X-Ray Goggles (ca. 1930)

X-Ray Goggles (ca. 1930)

These leather goggles were found in a physician's office that closed sometime around 1980. They were probably used during fluoroscopy procedures where the physician would spend long periods of time in the dark looking at a fluorescent screen. An XRF analysis indicates that the glass contains lead which would provide some limited degree of protection from the X-rays.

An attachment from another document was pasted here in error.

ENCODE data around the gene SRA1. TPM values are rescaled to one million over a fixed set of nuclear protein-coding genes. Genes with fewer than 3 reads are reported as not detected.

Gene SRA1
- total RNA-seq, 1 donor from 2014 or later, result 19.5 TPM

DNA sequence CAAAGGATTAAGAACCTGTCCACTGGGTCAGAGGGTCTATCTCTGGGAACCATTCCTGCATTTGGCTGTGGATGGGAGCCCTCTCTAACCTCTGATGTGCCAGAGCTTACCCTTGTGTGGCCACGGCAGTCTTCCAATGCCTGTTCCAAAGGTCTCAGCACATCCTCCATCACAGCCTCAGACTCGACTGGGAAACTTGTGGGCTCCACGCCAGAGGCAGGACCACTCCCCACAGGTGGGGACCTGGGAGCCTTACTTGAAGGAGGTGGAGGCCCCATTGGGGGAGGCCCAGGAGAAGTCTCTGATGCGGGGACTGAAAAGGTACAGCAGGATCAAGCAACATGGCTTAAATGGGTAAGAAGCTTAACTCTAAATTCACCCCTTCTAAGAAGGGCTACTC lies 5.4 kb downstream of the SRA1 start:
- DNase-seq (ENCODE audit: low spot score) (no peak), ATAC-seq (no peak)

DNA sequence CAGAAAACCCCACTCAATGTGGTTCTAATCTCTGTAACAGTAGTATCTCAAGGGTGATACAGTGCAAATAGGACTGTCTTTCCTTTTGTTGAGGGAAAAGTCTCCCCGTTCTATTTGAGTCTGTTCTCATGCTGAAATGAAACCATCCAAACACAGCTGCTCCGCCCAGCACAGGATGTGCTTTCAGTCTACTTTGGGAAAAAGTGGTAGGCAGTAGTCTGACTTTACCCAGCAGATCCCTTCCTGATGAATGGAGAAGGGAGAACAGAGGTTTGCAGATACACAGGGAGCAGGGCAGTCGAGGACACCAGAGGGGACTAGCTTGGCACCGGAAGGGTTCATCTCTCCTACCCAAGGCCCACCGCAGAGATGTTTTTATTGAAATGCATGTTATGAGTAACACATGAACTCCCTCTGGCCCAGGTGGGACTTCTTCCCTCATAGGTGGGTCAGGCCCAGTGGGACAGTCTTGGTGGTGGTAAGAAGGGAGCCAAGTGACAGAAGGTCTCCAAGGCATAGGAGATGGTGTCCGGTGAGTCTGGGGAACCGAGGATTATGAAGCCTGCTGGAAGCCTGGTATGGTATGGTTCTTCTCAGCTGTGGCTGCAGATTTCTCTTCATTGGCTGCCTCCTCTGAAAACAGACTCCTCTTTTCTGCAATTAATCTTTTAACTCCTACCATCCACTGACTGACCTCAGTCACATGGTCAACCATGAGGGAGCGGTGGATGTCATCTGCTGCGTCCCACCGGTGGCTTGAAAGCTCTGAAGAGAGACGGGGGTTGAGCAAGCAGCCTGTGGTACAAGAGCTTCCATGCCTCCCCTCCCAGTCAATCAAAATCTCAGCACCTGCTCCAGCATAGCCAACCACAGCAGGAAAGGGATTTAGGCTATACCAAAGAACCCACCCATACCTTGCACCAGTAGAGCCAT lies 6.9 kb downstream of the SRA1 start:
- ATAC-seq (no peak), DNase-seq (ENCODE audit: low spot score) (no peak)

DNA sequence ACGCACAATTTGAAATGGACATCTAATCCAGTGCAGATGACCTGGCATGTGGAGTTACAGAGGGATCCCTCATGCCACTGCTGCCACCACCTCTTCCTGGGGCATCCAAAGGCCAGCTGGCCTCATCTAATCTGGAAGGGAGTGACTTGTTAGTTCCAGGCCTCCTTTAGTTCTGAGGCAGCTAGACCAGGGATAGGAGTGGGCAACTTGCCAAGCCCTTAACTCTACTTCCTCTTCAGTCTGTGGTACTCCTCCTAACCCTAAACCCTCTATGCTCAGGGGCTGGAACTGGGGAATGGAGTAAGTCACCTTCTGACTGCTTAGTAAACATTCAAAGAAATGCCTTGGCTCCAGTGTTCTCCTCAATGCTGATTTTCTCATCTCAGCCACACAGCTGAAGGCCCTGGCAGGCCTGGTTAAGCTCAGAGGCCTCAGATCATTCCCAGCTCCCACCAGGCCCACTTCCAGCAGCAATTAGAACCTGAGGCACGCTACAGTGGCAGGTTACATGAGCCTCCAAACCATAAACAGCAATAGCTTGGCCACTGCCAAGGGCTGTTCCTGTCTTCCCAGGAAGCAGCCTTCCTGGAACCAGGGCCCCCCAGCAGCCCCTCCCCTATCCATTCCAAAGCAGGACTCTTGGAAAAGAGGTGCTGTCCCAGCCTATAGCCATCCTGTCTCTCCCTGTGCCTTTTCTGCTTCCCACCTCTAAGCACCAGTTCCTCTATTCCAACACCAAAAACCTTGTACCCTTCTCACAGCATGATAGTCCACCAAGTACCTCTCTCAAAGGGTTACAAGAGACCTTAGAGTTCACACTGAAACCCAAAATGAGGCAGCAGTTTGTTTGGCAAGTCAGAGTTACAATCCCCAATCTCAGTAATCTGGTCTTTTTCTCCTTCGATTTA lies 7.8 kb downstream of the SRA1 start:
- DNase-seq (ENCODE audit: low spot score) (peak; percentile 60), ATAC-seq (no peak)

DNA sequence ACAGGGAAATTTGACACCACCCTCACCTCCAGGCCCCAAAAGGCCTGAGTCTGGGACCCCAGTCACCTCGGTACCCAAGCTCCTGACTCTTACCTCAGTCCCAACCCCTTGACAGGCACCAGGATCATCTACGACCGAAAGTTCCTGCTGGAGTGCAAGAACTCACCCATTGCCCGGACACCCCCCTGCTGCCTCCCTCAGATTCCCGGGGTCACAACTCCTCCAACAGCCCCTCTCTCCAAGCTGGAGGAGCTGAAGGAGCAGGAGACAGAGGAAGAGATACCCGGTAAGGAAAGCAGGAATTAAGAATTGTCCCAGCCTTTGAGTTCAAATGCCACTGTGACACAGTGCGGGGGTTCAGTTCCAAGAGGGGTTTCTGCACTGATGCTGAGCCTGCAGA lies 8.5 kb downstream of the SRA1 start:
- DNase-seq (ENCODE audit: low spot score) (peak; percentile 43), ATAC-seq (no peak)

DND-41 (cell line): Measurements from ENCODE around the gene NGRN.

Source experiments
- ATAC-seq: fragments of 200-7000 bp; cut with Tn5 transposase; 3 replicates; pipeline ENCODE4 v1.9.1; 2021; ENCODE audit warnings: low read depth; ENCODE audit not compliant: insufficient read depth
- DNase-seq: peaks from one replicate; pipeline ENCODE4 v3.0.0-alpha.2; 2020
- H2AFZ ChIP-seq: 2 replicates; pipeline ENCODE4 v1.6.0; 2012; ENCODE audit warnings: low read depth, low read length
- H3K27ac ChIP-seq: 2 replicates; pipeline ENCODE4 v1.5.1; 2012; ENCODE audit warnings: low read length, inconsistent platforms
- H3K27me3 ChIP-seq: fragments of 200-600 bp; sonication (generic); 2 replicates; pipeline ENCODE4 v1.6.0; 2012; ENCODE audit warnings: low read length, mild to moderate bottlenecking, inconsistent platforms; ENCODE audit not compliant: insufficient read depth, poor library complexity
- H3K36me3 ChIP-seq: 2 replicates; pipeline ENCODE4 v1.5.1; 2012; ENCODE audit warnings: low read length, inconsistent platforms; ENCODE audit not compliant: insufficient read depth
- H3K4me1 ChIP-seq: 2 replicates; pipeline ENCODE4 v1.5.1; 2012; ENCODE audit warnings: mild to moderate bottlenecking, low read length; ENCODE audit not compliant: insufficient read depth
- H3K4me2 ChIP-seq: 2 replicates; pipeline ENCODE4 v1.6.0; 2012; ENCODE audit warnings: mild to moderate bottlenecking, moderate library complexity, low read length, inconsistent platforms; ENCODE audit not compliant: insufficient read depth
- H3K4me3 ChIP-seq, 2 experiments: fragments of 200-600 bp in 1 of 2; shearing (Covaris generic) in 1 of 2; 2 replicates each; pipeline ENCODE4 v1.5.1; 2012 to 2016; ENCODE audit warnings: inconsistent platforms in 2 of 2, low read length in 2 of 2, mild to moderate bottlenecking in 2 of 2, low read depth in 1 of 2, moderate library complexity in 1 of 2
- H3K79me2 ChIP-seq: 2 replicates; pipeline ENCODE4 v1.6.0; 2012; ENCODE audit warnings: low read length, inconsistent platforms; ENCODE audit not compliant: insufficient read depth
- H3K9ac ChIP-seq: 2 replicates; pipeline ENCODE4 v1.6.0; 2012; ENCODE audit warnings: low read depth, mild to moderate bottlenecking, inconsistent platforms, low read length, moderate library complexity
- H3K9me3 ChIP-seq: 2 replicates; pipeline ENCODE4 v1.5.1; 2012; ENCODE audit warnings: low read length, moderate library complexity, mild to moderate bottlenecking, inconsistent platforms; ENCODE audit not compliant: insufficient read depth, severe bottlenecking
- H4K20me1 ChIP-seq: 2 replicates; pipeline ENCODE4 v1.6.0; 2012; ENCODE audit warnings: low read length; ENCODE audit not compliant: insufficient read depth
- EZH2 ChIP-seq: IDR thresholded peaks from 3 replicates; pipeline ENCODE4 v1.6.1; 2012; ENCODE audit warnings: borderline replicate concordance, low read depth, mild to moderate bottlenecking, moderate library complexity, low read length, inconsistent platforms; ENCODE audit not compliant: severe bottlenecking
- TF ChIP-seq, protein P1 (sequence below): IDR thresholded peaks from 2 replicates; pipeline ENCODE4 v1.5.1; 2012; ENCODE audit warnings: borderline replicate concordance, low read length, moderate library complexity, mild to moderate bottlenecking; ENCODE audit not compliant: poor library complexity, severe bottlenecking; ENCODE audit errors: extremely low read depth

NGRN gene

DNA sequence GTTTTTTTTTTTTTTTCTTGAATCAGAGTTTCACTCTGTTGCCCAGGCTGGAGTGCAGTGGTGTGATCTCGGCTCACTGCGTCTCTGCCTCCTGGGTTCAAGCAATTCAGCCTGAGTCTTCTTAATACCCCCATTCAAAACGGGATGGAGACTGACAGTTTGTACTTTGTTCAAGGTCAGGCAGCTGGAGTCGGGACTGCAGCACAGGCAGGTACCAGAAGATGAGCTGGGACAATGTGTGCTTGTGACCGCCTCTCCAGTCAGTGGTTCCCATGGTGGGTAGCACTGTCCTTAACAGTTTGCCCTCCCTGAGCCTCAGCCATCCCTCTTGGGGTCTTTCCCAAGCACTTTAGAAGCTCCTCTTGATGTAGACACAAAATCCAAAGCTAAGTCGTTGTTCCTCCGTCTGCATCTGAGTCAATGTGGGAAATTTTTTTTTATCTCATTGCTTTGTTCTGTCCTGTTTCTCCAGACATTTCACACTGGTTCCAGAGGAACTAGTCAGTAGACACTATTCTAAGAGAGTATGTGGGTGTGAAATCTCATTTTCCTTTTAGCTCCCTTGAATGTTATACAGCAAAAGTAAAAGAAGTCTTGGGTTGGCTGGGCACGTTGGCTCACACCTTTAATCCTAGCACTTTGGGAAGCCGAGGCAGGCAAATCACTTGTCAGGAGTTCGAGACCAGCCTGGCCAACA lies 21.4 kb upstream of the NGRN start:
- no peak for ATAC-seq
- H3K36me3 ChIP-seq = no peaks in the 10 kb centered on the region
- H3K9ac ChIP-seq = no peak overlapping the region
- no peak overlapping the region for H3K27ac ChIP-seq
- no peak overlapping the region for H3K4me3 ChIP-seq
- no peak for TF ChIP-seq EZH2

One pair employs amber colored glass. The glass in the other pair is dark green. The likely explanation is that the different colors were used to improve the visualization of the shadow images on the glowing fluorescent screen (greenish in color). 

A William Meyer Company X-Ray Accessories catalog (the accompanying price list was dated 1920) describes something fairly similar: "plain glass spectacles of dark green glass, with soft leather guards, for operator in fluoroscopic room." The price was $2.75.


Nancy Knight. Personal communication.